[0036] (vi) at least one signal detector detecting the power in at least one of the input wavelength channels of the multiplexer, and operative to adjust the attenuation of the attenuator in the at least one input wavelength channel according to the level of the signal detected, wherein at least one of the variable optical attenuators comprises a variable phase changing unit operative to change the phase of part of the cross section of light passing through it.

[0037] In accordance with a further preferred embodiment of the present invention, in the above described multichannel gain equalizer, the at least one signal detector detecting the power in at least one of the input wavelength channels of the multiplexer is a spectrally selective detector in series with the output fiber. This detector may preferably be located remotely from the gain equalizer. Furthermore, the demultiplexer may preferably comprise a dispersive grating, such that the plurality of output wavelength channels are spatially dispersed. In addition, the multiplexer may comprise a dispersive grating, such that the spatially dispersed plurality of wavelength channels are combined into one channel. In any of the above-mentioned multichannel gain equalizers, the phase changing element is preferably a liquid crystal element.

[0038] It is to be understood that throughout this application, the term gain equalizer is used, and is so claimed, to mean a system which varies the intensity of the light transmitted as a function of the wavelength of the light, whether the system is operative to provide a flat wavelength profile, as implied by the term “gain equalization” or whether the desired result is any other spectral profile, such as a compensating profile, or a band blocking profile.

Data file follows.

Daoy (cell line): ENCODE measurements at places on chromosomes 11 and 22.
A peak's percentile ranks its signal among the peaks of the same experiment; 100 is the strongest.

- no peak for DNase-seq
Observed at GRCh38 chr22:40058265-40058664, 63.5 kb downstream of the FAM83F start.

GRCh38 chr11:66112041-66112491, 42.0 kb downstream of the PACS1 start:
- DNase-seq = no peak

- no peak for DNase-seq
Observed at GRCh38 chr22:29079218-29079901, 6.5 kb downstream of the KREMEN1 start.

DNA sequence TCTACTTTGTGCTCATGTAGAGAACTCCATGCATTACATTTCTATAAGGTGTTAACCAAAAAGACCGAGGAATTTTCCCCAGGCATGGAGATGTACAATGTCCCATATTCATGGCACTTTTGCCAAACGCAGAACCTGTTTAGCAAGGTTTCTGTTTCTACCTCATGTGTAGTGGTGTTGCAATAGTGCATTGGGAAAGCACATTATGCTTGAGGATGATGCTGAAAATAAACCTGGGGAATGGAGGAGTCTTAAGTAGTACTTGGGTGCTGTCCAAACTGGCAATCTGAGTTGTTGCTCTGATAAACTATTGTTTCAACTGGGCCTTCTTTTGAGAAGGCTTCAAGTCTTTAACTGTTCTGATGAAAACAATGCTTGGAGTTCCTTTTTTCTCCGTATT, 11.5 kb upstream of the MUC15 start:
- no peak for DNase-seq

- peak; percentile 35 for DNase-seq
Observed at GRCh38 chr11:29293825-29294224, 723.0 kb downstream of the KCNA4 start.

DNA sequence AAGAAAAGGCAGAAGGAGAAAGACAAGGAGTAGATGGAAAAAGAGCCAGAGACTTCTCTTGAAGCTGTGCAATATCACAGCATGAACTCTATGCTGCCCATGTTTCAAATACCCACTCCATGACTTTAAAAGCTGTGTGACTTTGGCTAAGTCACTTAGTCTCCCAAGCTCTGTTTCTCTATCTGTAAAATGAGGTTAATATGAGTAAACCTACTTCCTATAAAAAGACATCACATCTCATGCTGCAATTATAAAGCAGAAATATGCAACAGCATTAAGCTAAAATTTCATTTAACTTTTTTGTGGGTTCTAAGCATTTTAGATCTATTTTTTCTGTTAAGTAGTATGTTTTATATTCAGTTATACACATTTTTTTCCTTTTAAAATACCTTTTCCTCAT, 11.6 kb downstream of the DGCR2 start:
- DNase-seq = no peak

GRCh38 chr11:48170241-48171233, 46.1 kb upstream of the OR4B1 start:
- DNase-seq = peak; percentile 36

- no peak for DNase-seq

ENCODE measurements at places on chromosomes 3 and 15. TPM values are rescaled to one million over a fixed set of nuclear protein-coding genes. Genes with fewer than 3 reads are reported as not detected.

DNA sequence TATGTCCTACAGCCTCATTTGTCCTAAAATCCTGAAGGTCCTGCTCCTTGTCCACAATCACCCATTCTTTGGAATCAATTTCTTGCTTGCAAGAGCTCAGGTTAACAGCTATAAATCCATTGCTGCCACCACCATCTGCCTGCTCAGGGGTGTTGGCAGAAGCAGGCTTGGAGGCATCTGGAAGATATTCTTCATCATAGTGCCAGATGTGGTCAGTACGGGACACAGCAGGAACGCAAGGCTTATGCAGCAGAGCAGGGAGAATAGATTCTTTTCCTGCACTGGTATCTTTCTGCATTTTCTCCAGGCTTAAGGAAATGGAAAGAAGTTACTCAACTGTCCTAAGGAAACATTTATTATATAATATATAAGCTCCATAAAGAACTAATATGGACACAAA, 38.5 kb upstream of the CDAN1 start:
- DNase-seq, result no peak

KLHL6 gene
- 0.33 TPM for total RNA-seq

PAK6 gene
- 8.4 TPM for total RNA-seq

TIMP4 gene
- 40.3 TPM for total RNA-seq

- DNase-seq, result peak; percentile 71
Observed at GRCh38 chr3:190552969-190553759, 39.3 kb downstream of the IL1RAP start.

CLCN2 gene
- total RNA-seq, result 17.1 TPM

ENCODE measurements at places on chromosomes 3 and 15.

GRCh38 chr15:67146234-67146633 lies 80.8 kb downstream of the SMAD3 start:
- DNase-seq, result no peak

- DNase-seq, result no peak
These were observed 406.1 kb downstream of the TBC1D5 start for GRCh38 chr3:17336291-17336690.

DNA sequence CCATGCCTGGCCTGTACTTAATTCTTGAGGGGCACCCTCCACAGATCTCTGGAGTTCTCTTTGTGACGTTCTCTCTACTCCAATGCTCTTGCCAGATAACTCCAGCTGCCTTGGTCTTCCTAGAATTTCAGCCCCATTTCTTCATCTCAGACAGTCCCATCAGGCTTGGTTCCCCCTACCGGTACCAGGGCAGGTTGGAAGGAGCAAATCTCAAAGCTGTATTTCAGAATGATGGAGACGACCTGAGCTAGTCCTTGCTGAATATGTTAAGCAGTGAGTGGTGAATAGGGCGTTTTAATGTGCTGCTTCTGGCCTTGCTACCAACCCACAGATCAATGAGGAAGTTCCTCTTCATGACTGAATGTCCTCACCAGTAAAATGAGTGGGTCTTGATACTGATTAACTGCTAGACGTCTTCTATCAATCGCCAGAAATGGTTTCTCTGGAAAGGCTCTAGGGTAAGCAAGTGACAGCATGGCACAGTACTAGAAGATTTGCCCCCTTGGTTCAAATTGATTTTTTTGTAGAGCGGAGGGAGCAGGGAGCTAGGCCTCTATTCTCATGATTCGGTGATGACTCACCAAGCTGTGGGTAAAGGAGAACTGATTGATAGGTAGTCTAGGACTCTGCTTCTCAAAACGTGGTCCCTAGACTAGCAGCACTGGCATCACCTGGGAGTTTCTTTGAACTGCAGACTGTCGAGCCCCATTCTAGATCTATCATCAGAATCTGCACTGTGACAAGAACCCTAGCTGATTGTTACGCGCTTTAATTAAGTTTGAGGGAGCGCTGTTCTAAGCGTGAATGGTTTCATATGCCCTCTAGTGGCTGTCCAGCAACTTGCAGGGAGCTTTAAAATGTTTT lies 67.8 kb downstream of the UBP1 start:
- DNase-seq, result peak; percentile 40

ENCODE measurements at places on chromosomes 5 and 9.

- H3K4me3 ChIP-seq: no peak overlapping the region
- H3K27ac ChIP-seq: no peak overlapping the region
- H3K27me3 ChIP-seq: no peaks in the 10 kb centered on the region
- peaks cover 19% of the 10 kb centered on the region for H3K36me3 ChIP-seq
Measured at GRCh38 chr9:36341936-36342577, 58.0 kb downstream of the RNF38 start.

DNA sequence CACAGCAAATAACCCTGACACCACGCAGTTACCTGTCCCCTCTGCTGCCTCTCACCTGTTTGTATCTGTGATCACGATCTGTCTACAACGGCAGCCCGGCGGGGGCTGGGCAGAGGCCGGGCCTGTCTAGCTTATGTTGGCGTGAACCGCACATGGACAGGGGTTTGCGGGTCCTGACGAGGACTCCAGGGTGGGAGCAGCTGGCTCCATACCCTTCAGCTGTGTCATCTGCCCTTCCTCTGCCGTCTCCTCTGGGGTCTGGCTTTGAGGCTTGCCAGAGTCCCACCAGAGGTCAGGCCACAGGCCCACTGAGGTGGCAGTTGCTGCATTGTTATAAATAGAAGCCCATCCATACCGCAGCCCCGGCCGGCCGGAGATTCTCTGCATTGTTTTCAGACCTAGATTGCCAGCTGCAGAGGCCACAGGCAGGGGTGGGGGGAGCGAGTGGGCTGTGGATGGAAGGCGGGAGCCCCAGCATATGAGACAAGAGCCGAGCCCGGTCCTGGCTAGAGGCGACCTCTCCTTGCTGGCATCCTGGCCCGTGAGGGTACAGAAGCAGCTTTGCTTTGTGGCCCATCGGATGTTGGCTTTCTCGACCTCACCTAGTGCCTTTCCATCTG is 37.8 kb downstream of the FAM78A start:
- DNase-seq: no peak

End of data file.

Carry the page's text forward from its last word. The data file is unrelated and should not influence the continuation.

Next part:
[0039] Furthermore, it is to be understood that throughout this application, the term light is used, and is so claimed, to mean electromagnetic radiation, whether in the visible, ultra-violet or the infra-red regions, or any other useful region of the spectrum.

BRIEF DESCRIPTION OF THE DRAWINGS

[0040] The present invention will be understood and appreciated more fully from the following detailed description, taken in conjunction with the drawings in which:

[0041]FIG. 1 is a schematic illustration of a multichannel gain equalizer, constructed and operative according to a preferred embodiment of the present invention;

[0042]FIG. 2 is a schematic drawing of a face view of a preferred embodiment of a single section of a variable attenuating element, such as could preferably be used in the preferred embodiment of FIG. 1;

[0043]FIG. 3 is a schematic graph of the relationship of the attenuation obtained through the element of FIG. 2 as a function of its applied voltage;

[0044]FIG. 4 schematically illustrates a dynamic gain equalizer for use in a fiber optical system, constructed and operative according to a preferred embodiment of the present invention;

[0045]FIGS. 5A and 5B are face views of two different multiple pixel liquid crystal elements suitable for use as the pixellated attenuating element in the dynamic gain equalizer illustrated in FIG. 3;

[0046]FIG. 6 is a graph illustrative of the attenuation obtained as a function of the wavelength of the traversing light from a single pixel of the element of FIG. 5A or 5B;